How to Make Hibernation Work Better on Your PC

Many of us hibernate our PCs instead of turning them off. This provides a quick way to restart while using less power than the “Sleep” mode. This is particularly useful in laptops. Hibernation works by placing  the contents of RAM in a hidden system file called “hiberfil.sys”. In Windows XP and Vista, this file is the same size as the amount of RAM that is installed on the PC. In Windows 7, the default is 75% of the RAM size. This file is always in the root of the drive with the Windows folder or normally the C: drive.

Deleting and restoring hiberfil.sys

It has become common to have a rather small volume for the C: system drive. It has also become common to have 4GB or more of RAM. This means that hiberfil.sys can take up a substantial portion of your system drive. If drive space becomes critical, you may wish to delete the hiberfil.sys file and turn off hibernation. Because hiberfil.sys is a super-hidden system file, the usual way to delete a file does not apply. However, there is a very simple way that uses the command line run as administrator.

Open a command prompt run as administrator and enter
    powercfg –h off

That’s all there is to it. To restore the file enter
    powercfg –h on

These changes take place right away

The command-line method is also useful for dealing with a corrupt or badly fragmented hiberfil.sys file. In the process of going in and out of hibernation many times, the file sometimes becomes corrupted. Deleting the file and then restoring it will clean up the file.

Changing the size of hiberfil.sys

If you wish to retain hibernation but want to reduce the size of hiberfil.sys, that can also be done in the command line.  The file can be reduced to a smaller percentage of RAM with the command "powercfg –h -size <percent size>”. The command must be run as administrator. For example, to reduce hiberfil.sys to 50% of installed RAM, use
    powercfg –h -size 50

Percent size cannot be smaller than 50.

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This tips section is maintained by Vic Laurie. Vic runs several websites with Windows how-to's and tutorials, including  a computer education website and a site for learning about the command line.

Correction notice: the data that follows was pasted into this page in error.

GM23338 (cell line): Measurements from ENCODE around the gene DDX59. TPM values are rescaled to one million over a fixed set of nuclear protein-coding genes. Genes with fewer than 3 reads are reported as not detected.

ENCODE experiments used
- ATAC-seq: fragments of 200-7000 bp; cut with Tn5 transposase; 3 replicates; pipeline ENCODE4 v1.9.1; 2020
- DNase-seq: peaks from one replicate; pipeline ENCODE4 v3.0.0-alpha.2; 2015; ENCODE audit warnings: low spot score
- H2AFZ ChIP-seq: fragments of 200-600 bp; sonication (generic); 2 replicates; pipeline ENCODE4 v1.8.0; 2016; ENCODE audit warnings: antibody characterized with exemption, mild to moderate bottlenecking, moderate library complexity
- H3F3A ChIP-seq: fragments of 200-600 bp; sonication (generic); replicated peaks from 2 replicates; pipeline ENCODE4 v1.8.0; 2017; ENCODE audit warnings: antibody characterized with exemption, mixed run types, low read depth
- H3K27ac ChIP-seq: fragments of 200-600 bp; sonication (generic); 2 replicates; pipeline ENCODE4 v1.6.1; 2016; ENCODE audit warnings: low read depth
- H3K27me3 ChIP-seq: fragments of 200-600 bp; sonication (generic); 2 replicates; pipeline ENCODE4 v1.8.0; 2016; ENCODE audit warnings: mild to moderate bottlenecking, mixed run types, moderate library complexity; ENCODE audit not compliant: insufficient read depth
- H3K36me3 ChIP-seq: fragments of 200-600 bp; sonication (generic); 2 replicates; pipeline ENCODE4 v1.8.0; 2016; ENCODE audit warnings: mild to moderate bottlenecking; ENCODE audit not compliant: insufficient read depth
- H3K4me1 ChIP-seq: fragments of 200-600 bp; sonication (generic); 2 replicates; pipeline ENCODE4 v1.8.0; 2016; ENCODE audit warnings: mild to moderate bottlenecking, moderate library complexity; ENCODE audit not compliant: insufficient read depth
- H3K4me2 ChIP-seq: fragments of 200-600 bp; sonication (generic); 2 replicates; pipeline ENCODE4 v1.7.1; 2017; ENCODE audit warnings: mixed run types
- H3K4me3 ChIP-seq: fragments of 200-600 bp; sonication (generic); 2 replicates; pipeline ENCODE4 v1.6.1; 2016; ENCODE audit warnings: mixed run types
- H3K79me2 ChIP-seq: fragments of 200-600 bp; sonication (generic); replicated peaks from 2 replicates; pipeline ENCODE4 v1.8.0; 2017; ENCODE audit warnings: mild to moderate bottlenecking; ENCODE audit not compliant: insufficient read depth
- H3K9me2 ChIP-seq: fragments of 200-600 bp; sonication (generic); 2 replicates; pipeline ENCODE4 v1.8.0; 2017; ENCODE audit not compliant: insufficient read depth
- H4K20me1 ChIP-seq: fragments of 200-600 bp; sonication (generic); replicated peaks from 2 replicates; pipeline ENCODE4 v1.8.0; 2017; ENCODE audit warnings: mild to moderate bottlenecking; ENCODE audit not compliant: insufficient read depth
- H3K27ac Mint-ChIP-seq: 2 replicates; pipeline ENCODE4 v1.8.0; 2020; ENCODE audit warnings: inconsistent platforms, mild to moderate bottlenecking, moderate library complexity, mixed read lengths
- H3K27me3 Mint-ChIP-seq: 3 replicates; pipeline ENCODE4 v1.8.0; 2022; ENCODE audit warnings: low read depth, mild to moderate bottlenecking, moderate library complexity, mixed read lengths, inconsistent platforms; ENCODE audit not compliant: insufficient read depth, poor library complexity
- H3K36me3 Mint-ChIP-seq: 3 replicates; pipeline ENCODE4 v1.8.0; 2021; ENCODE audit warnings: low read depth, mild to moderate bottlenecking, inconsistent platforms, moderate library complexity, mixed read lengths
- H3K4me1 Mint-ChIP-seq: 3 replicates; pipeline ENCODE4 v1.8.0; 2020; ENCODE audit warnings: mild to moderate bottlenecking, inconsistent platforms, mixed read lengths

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Comments

by dkp93 on 20. October 2013 - 14:41  (111610)

powercfg -hibernate off
or
powercfg -hibernate -size 50

I kept getting an error "Permission Denied" although I am logged in as administrator. I created a text file with the command I wanted and included a pause to see the results. And renamed the file extension to .bat.

I copied the file in windows\system32 folder and then right clicked to run it as administrator.
Walla

The file ran and the hybersys file was reduced to 50

The steps are create a text file on your desktop.

write or paste the command you want.
I used :

powercfg -hibernate -size 50
pause

Then save and rename the file extension to .bat

copy it to windows\system32 folder and run it as administrator.
Hope this helps a few who are stuck like me with the error that you need to login as admin although you are the admin.

by v.laurie on 20. October 2013 - 14:55  (111611)

Being just logged in as administrator isn't sufficient. You have to also specifically run the command line as administrator.

by Ljay (not verified) on 27. February 2012 - 21:27  (89606)

I am running Win 7 64 bit . "Run as Administrator" even though I am logged on as Admin I still have to right click on the "Command Prompt" Icon in Accessories and select from the drop down menu "Run as Administrator"
Then this tip worked for me with /h /H or /hibernate
Hope this helps any who are having trouble with
Administrator Privileges

by Aguy (not verified) on 26. February 2012 - 1:48  (89499)

Windows 7 Pro x64

-h does not work

/h works

Thanks for the tip.

by JEB (not verified) on 25. February 2012 - 13:42  (89459)

I created a shortcut for each of these commands so I can 'clean up' easily about once a week.

by crank on 25. February 2012 - 1:28  (89417)

I have never had a desktop that hibernated successfully, or even slept with better than 50% chance of waking up without a fatal hangover. This is across 5 or so PCs, my two laptops do fine. Am I doing something wrong? I haven't ever adjusted anything, just tried sleeping/hibernating automatically. So I've always gotten rid of that file, it wasn't of any use.

by sludgehound (not verified) on 24. February 2012 - 19:38  (89397)

powercfg –h off had to use powercfg –H off

On Windows 7 x64 using -h just got the msg about not finding the command. Using the help /? shows it has capital -H on:off so tried that. Happens in a flash, no msg so guess it took since returned to command line in user folder of command prompt run as Admin.

by Karl K (not verified) on 25. February 2012 - 14:01  (89460)

I tried this tip with both lower case "h" and upper case "H" and neither one worked on my floortop computer (Win7 Ultimate X64).